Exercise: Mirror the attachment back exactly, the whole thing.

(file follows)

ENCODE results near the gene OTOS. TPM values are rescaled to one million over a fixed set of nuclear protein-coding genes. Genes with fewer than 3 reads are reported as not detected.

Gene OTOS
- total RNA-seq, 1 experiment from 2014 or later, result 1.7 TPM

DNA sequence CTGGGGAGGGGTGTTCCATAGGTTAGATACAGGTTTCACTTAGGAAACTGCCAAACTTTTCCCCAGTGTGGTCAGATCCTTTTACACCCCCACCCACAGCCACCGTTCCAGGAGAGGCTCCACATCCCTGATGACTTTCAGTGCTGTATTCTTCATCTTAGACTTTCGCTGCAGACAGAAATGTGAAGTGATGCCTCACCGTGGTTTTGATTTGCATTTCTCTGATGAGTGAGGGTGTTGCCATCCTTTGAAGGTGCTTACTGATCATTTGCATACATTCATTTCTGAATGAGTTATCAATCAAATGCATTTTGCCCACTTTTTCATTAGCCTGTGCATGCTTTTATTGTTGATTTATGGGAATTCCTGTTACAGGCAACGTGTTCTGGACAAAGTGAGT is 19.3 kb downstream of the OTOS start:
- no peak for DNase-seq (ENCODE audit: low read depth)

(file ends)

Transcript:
ENCODE results near the gene OTOS. TPM values are rescaled to one million over a fixed set of nuclear protein-coding genes. Genes with fewer than 3 reads are reported as not detected.

Gene OTOS
- total RNA-seq, 1 experiment from 2014 or later, result 1.7 TPM

DNA sequence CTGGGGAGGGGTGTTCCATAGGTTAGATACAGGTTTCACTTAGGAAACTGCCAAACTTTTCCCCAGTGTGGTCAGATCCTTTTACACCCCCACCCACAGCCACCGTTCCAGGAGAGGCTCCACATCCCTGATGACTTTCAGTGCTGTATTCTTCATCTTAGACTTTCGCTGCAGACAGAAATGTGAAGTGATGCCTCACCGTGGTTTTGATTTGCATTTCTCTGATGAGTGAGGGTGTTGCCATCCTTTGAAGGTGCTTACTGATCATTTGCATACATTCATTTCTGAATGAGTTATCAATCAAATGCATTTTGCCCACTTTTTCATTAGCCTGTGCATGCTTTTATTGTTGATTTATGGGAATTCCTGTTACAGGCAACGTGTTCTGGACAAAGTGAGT is 19.3 kb downstream of the OTOS start:
- no peak for DNase-seq (ENCODE audit: low read depth)